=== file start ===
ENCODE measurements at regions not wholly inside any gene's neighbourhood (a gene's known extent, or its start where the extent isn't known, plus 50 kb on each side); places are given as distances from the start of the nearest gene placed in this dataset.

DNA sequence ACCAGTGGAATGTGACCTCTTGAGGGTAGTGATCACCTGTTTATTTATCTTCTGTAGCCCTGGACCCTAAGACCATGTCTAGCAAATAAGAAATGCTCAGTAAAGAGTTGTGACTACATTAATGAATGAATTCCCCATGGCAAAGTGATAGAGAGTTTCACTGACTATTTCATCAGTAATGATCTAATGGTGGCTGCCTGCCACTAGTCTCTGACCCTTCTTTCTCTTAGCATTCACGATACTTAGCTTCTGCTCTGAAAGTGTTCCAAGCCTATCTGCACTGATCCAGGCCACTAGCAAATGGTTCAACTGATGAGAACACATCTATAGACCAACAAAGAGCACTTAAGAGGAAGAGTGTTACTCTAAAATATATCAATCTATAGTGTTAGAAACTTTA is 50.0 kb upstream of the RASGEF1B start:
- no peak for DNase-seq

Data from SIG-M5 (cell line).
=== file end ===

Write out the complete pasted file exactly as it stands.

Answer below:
ENCODE measurements at regions not wholly inside any gene's neighbourhood (a gene's known extent, or its start where the extent isn't known, plus 50 kb on each side); places are given as distances from the start of the nearest gene placed in this dataset.

DNA sequence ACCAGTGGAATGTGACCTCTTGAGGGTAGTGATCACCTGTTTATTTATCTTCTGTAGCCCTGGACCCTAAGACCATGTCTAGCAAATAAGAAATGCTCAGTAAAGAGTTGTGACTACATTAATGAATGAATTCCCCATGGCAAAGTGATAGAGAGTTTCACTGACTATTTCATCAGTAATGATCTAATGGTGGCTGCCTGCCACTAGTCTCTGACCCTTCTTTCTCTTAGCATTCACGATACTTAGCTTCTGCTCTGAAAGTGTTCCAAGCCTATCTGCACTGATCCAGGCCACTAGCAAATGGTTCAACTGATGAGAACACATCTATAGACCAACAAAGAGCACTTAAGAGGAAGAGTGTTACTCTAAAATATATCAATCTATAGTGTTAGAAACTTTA is 50.0 kb upstream of the RASGEF1B start:
- no peak for DNase-seq

Data from SIG-M5 (cell line).